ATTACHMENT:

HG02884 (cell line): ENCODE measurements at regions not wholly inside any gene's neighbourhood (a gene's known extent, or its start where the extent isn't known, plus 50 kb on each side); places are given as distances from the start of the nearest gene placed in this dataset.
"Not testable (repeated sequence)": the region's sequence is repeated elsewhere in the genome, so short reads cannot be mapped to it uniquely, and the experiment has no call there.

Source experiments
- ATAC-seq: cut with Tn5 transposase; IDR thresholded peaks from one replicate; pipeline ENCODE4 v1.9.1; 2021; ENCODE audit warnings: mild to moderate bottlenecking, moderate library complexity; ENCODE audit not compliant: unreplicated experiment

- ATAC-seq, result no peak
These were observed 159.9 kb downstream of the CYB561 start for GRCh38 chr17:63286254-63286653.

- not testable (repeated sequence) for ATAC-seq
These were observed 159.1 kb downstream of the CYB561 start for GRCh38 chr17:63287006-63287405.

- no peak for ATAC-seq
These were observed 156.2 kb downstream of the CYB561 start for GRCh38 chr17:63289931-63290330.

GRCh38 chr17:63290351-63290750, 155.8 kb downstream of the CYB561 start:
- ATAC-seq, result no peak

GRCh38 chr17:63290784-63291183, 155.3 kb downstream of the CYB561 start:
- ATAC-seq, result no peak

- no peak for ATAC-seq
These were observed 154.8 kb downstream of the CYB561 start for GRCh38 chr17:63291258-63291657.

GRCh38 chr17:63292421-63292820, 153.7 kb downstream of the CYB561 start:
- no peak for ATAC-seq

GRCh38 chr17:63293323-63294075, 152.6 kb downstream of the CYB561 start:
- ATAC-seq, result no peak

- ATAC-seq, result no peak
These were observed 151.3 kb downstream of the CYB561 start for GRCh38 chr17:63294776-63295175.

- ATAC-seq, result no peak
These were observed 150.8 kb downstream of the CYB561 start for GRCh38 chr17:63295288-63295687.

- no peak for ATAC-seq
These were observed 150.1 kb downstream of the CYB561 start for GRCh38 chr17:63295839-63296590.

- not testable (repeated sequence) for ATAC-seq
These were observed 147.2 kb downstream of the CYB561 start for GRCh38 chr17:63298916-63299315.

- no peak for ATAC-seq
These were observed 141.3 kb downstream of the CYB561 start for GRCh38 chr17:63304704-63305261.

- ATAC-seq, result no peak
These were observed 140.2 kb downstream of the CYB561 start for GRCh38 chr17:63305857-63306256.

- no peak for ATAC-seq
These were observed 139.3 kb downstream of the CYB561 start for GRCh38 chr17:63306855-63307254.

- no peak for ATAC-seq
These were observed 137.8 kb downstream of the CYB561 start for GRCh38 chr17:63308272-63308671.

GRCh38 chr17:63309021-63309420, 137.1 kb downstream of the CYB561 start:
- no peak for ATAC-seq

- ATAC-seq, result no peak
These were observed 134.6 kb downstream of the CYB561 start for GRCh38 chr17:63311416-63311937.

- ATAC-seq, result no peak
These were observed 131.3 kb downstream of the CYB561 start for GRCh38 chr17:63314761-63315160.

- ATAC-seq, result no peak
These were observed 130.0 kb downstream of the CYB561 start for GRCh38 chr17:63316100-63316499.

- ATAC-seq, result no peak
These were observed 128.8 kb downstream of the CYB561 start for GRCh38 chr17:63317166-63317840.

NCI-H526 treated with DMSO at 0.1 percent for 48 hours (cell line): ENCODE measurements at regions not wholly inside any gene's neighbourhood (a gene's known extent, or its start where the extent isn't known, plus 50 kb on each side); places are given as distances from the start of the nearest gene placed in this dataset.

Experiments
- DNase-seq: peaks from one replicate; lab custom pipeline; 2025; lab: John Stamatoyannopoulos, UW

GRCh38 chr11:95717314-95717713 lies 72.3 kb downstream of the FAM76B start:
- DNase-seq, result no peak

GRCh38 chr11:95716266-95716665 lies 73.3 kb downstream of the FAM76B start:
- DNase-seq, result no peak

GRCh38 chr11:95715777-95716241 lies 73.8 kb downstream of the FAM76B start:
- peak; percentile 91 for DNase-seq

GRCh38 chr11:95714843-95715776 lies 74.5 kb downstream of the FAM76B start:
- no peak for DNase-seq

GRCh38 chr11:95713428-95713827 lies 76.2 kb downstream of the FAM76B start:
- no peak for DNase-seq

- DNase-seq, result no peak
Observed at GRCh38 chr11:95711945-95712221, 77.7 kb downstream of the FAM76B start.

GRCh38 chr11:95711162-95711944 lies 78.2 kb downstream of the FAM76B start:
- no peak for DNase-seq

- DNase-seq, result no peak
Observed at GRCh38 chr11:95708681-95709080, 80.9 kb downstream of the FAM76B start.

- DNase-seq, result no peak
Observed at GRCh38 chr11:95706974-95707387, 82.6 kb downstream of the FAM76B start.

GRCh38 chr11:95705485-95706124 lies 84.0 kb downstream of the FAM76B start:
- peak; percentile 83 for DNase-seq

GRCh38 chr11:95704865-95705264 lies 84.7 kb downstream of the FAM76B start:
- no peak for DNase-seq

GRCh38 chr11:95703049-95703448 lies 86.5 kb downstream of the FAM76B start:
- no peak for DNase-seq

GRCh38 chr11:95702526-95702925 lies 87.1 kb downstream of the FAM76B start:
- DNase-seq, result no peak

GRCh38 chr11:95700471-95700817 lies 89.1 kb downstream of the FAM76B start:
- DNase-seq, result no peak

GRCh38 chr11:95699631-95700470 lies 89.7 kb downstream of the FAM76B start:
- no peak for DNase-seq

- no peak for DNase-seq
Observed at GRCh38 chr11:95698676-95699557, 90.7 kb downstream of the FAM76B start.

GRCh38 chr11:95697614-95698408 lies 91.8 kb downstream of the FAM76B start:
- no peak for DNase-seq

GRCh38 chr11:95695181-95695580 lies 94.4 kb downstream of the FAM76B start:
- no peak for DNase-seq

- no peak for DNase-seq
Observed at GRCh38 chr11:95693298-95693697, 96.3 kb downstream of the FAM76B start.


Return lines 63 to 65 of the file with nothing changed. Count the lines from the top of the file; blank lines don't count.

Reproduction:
- no peak for DNase-seq

- DNase-seq, result no peak
Observed at GRCh38 chr11:95708681-95709080, 80.9 kb downstream of the FAM76B start.